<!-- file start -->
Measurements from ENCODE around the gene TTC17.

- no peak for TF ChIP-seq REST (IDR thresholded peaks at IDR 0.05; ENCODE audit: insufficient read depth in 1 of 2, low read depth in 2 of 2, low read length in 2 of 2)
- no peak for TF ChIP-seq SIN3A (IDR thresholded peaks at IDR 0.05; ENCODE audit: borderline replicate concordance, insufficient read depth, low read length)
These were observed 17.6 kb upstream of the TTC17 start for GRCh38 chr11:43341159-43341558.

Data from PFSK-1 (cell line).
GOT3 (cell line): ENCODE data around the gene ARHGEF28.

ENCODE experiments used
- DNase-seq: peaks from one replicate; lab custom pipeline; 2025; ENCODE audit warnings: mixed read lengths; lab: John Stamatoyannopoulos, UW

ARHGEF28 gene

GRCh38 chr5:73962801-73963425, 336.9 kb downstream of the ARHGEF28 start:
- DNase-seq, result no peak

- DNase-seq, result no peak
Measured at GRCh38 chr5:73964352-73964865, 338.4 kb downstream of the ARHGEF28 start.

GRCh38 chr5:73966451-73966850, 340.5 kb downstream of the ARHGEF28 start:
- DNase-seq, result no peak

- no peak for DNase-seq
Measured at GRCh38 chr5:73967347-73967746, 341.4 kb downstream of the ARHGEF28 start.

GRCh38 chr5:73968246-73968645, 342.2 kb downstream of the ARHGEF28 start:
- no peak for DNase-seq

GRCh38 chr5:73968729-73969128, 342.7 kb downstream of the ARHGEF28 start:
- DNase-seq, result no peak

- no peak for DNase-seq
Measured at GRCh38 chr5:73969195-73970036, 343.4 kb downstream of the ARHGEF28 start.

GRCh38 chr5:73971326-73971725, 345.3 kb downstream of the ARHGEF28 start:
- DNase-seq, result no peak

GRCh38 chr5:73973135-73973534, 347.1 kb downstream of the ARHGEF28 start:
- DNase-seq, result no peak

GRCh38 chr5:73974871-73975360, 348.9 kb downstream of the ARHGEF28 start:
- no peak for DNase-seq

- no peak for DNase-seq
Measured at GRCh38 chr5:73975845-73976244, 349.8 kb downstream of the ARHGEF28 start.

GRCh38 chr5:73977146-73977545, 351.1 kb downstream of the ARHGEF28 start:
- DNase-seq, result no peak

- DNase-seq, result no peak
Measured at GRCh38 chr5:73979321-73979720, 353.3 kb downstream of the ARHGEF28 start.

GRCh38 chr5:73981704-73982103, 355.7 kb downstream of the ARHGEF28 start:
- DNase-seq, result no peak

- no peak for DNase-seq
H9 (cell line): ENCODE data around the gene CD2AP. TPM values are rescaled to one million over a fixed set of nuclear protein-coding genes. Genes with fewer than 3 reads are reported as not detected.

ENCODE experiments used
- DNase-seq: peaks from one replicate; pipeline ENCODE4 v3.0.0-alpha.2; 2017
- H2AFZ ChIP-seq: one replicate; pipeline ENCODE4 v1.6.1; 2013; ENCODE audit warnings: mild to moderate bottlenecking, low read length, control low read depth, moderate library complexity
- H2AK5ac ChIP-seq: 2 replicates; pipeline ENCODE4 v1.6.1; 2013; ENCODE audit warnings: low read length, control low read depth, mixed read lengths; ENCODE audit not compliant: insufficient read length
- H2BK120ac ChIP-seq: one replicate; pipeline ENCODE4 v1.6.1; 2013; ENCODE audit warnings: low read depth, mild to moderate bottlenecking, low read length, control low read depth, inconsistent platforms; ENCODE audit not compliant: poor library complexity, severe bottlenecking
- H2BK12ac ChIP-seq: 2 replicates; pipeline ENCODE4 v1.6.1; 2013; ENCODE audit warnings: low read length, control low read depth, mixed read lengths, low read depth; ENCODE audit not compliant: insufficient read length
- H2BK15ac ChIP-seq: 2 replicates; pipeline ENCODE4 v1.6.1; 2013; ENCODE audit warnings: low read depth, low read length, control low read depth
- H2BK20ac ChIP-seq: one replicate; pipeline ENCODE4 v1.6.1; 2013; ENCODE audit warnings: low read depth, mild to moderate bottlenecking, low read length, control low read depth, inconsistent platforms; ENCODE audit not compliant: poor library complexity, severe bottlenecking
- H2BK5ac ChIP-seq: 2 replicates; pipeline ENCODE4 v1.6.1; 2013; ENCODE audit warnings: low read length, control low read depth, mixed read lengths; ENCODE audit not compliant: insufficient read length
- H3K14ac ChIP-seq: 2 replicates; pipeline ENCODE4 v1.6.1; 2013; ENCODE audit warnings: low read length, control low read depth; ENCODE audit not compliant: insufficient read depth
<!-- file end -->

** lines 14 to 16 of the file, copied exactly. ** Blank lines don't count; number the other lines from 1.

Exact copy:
GRCh38 chr5:73966451-73966850, 340.5 kb downstream of the ARHGEF28 start:
- DNase-seq, result no peak

- no peak for DNase-seq